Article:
Normal brain antigen

10Pituitary B. C.

Ui 0

I-

antigen

genMeningiomas1. Patient

7 ±2a 9±4

-

Ui

of the breast in the presence of

normal brain, extractsHeart and glioma

72.T.M. B. T. 73.W.A.

50

in

ocularme!anomas, LA! of PBL of patients with meningiomas, pituitary tumors,

-

70

1

z

observed difference

reaction frequency of leukocytes to glioma antigens within the

that of glioma extracts. However, the values for NAL were comparatively higher in the presence of meningioma and pitui tary tumors (CNS tumors) as compared to those of non-CNS

z

(p < 0.05) LAI in the

presence of glioma antigens as opposed to normal brain anti gens (Tables 2 and 3).

C

20

-

10 -

Ui

C

C.

C

C CC

C C C CC CCC .C

C .C C C

-J

eeC! C .C CC C C

CCC

0 HEART

BRAIN

GLIOMA

ANTiGEN

ANTIGEN

ANTIGEN 5a

Chart 2. LAI of PBL of control patients in presence of 3 M KC1extract of normal heart, normal brain, and glioma tissue.

Mean,

9±3

5± 3 15±

5

9± 19±

± S.D.

Table 6

of PBL of g!ioma patients with the presence of 3 M KCI extracts of meningiomas, LA! to ituitary tumors, carcinomas of the breast, melanomasA. carcinoma of the lung, and pg!ass anoma)K.M. Normal brain

25± 34±

6 6

F. 0. (meningioma) 13± 19±

4 6

W. (pituitary tumor)

S. J. (carcinoma of the breast)

J. L. (car cinoma of the lung)

J. B. (mel

8±3 6±3

3±1 11±4

14±4 17±5

12±4 4±2

F.M. C.P.

30±10

57±10

37±10

25±7

20±8

14±7

17±6

A.E.

20±11

57±11

25±

6

14±4

11±4

15±6

8±2

49±11

31±

7

39±6

4±3

6±3

11±

11±3a 23± l.J,10±

1736

7° 7

A. M. (glioma)

6

CANCER

RESEARCH

VOL. 39

Cellu!ar !mmune Response in Ma!ignant G!iomas glioma patient population and of that between control donors

(Table 4). Moreover, a comparison of LAI reactivity of brain

and glioma patients suggests that we are detecting a tumor related phenomenon.

trauma patients to normal brain and glioma antigens revealed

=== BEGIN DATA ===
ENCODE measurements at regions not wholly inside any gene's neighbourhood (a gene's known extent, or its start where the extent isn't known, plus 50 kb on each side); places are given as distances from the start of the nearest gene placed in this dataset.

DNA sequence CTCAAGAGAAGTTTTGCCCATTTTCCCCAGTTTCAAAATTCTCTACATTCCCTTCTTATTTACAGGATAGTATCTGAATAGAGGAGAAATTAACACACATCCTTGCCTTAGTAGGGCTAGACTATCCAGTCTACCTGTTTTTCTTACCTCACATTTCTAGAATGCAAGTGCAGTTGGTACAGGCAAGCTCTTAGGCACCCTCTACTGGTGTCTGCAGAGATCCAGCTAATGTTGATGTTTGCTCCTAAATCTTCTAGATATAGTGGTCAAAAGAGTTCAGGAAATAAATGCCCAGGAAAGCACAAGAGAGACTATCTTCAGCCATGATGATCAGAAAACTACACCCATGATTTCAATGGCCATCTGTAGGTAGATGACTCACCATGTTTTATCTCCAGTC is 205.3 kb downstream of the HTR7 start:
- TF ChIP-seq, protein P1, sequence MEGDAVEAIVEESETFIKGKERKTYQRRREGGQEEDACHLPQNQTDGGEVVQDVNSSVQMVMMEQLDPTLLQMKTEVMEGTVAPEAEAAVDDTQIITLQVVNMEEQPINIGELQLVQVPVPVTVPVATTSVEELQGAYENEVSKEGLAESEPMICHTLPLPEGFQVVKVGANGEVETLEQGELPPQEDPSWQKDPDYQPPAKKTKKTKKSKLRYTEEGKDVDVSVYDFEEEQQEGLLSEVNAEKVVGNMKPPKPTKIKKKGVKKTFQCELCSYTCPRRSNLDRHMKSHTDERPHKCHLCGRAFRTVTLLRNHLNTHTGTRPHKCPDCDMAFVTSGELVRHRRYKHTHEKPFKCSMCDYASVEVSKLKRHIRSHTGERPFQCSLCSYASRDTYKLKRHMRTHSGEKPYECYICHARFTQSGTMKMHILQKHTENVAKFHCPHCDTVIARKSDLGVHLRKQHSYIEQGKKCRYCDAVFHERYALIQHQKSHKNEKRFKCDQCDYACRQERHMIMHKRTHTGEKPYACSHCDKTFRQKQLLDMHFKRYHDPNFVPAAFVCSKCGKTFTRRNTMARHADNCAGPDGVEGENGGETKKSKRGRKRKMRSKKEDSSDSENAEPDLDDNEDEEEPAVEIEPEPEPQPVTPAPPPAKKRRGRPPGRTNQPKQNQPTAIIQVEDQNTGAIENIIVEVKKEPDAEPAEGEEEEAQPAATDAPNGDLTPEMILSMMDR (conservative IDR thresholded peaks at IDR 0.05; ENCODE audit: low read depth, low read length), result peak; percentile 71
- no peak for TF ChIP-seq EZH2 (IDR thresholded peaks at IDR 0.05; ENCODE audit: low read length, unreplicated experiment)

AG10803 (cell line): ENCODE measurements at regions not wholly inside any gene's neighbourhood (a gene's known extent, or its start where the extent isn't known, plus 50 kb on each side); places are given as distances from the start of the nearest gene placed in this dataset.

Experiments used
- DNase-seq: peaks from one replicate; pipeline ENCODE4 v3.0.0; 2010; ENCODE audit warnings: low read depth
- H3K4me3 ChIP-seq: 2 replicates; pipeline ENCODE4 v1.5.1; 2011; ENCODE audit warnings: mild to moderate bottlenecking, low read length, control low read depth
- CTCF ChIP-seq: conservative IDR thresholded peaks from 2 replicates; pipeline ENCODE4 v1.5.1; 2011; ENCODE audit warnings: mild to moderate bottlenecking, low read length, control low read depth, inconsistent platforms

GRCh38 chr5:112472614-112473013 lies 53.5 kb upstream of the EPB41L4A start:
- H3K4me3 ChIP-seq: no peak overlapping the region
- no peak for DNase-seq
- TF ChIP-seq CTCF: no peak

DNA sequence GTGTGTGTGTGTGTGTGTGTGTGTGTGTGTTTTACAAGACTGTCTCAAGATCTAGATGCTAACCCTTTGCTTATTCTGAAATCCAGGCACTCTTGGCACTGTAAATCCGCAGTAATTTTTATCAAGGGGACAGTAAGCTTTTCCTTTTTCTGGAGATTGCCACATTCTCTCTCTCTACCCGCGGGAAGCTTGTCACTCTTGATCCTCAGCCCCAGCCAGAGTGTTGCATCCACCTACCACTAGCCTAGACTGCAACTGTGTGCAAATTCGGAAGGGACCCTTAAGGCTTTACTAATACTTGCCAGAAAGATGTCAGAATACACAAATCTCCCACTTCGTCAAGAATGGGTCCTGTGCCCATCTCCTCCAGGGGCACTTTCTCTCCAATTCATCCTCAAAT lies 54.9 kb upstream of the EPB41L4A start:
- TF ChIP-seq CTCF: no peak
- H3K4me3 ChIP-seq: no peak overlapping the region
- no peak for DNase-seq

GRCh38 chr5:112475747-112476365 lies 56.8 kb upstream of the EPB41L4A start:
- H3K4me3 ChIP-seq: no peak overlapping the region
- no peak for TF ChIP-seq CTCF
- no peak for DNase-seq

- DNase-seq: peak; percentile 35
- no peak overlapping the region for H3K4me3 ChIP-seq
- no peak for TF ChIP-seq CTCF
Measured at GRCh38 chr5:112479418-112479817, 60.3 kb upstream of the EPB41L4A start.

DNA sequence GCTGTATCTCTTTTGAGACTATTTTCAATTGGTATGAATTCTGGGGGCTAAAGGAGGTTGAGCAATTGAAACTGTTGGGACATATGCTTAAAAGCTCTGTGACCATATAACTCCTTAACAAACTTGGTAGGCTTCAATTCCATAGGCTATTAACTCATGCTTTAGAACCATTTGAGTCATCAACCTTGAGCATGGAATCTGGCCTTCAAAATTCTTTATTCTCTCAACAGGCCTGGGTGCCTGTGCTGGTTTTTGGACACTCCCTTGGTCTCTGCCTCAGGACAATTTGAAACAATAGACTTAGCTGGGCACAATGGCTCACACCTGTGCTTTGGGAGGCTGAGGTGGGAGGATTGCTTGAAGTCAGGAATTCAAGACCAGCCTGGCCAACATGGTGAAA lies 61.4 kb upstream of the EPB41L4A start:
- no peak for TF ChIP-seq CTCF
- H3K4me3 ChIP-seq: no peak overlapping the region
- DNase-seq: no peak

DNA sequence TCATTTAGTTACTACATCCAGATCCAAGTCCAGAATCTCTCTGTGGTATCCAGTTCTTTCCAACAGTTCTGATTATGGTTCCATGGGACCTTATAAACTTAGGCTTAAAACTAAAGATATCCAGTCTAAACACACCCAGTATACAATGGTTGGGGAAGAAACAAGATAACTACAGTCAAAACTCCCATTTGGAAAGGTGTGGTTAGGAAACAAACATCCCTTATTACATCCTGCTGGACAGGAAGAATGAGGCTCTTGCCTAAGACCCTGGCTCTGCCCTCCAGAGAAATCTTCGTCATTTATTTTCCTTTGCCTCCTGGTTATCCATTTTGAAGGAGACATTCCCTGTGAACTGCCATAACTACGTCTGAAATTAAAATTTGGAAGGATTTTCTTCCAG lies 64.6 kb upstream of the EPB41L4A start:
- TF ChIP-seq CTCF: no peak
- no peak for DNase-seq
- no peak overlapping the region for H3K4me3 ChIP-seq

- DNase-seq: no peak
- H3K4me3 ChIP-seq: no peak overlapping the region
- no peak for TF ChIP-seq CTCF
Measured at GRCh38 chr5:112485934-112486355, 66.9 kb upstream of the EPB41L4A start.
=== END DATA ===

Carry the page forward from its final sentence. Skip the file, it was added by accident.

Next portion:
A large number

of studies have indicated

that the LAI assay

an overlap in the degree of responsiveness. It is hard to explain this cross-reactivity in LAI results between malignant gliomas

was useful in detecting cellular sensitization to a specific anti gen in various experimental (6), as well as clinical tumors (6, 7,

and brain trauma patients. However, there are some sugges tions that gliomas may share certain antigenic components

1 8). The present

with normal brain (25). Recently, Thomas (24) used radial immunodiffusion assays and demonstrated circulating brain

study

not only

confirms

this contention

but

also reveals that the LAI assay can discriminate between glioma patients and those of control subjects, based on the reactions

of glioma-associated antigens. Our studies indicate comparatively high values of NAL in the presence of both glioma and normal brain antigens as com pared to heart antigens

(Tables 3 and 4), which may be

attributed to organ-specific rather than tumor-associated anti gens. The facts (a) that a large number of glioma patients showed significant increase (p < 0.05) in NAL over normal brain antigens and (b) that leukocytes from patients with other CNS cancers, exclusive of gliomas (i.e. , meningioma and pi tuitary tumors), did not show a difference strengthen the con tention that LAI reactivity depicted in glioma patients may be glioma antigen associated. While it is not absolutely certain that the LAI assay measures exclusively

lymphocyte

functions,

there is considerable

evi

dence that this is the case. According to Grosser et a!. (6), the reactive cell was a circulating

monocyte that recognized

and

reacted with tumor antigens by cytophilic antitumor antibody bound to the surface of the monocyte. In our study, we did not find any significant difference in LAI results in autologous and allogeneic combinations of PBL and tumor extracts (Table 2). This similarity of results strongly suggests that transplantation antigens may not be the cause of the reported reactions. These findings further confirm our previously reported data that gliomas may share antigenic characteristics (22). Using indirect immunofluorescent anti

body techniques, we demonstrated that, of 21 sera obtained from patients with histologically

proven malignant gliomas, 47%

possessed antibodies reactive with cytoplasmic components of allogeneic tumor cells. In vitro, antigenic cross-reactivity be tween tumors of the same histological types or origin has been reported by other researchers in a variety of clinical tumors, utilizing a variety of immunological

methodologies,

i.e. , lym